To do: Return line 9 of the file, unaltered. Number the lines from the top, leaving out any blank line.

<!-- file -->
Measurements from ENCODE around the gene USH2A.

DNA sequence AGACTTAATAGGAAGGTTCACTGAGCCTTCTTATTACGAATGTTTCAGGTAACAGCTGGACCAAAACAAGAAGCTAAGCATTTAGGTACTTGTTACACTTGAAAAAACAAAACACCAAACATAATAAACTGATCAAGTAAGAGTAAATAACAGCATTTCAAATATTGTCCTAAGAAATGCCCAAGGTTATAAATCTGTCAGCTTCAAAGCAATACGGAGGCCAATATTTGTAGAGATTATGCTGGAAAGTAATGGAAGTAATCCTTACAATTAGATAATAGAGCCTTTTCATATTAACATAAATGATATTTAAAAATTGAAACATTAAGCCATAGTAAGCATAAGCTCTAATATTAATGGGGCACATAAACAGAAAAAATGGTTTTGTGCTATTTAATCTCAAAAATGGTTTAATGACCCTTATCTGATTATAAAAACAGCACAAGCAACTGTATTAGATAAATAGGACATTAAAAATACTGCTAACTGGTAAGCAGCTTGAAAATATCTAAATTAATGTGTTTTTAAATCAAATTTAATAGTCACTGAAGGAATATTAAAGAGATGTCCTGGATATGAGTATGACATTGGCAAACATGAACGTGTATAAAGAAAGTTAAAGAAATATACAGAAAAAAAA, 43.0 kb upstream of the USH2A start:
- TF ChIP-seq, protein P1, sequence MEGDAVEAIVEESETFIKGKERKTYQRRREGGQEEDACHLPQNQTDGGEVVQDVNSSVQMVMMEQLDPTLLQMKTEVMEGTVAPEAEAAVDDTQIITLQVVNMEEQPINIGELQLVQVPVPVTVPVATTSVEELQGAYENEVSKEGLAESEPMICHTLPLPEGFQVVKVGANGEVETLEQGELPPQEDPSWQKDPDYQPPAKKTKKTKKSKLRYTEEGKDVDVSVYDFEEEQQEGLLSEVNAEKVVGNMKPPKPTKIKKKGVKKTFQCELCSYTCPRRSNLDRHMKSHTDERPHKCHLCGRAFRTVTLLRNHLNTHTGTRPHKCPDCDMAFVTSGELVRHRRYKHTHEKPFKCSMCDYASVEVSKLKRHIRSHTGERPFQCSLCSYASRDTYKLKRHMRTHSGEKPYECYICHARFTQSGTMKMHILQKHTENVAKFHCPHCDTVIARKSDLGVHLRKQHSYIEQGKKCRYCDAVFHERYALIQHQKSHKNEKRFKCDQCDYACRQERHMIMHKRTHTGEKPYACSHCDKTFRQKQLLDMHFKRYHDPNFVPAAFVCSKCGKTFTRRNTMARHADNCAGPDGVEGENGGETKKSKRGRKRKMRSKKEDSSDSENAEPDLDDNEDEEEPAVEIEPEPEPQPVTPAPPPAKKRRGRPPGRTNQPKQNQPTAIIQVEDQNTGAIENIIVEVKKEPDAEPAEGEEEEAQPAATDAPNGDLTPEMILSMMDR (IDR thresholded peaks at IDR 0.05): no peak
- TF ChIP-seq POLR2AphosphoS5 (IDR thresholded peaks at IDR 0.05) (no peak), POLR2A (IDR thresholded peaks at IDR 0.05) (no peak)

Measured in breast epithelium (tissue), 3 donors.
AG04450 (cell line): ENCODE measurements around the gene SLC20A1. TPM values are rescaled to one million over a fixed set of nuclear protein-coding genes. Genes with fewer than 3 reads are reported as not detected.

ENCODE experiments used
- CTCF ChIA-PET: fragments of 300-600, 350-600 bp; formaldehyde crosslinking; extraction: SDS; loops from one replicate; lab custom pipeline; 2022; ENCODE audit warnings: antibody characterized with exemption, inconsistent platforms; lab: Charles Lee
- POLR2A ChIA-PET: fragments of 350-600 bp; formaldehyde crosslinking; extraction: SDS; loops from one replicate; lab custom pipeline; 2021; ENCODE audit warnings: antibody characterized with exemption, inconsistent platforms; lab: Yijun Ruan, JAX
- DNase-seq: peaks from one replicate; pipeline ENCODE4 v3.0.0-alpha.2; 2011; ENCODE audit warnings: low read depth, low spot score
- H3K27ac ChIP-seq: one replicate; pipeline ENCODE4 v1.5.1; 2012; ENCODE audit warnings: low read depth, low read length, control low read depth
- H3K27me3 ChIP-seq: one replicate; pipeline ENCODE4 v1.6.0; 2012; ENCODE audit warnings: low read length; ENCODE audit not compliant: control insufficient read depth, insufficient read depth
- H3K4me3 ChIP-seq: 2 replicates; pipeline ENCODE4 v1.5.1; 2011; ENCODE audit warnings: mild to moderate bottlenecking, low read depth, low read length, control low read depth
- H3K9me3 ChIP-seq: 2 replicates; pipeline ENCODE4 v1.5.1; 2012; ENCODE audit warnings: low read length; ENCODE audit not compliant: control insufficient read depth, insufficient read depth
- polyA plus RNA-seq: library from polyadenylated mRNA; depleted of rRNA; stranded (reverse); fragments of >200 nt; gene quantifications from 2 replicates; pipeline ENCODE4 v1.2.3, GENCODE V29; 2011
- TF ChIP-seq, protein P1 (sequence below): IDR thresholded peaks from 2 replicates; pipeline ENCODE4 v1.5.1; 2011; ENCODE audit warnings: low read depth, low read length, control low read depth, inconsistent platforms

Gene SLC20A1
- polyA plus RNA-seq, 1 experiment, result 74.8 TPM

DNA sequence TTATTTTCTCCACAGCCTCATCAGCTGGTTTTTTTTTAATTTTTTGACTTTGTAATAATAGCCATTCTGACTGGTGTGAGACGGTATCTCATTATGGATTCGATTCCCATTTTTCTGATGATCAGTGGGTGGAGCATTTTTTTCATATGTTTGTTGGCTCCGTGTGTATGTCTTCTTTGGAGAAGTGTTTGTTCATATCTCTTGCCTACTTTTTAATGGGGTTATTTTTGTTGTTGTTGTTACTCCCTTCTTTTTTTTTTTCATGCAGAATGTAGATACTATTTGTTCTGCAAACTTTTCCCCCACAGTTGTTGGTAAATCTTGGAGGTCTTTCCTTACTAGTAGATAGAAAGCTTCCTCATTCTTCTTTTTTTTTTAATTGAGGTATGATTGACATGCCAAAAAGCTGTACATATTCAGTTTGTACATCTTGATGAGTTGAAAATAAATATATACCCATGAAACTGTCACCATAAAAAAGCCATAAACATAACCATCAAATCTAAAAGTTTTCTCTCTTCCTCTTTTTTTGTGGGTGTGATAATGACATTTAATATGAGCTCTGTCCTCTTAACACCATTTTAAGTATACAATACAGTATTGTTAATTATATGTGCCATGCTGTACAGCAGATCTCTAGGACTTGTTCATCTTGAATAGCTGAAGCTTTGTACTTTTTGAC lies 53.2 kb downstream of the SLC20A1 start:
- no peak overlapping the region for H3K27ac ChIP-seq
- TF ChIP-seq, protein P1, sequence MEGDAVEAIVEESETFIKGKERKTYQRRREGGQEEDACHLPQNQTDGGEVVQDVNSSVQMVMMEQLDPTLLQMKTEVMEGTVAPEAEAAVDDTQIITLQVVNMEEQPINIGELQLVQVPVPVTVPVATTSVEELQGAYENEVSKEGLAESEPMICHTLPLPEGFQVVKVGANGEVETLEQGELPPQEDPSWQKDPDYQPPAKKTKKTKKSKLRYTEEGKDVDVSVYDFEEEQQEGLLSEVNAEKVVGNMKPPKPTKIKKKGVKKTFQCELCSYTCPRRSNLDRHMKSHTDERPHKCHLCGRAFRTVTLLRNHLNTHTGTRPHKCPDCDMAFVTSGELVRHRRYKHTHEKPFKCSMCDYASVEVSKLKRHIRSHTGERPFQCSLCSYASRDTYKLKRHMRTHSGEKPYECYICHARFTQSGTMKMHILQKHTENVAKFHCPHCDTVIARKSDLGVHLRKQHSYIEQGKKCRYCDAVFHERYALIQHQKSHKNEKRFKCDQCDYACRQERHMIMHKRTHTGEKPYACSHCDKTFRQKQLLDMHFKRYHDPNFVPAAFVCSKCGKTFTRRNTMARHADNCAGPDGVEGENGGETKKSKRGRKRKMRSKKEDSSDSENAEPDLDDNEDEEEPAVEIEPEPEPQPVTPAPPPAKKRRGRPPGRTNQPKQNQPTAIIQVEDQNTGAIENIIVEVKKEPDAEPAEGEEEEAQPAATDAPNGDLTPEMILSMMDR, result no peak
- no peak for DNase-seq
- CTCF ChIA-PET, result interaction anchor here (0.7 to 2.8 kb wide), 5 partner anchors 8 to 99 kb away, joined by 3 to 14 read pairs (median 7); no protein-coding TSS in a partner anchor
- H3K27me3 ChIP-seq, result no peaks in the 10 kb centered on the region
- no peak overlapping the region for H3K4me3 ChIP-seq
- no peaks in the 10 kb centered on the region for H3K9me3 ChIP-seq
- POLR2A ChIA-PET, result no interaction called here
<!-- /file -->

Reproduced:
- POLR2A ChIA-PET: fragments of 350-600 bp; formaldehyde crosslinking; extraction: SDS; loops from one replicate; lab custom pipeline; 2021; ENCODE audit warnings: antibody characterized with exemption, inconsistent platforms; lab: Yijun Ruan, JAX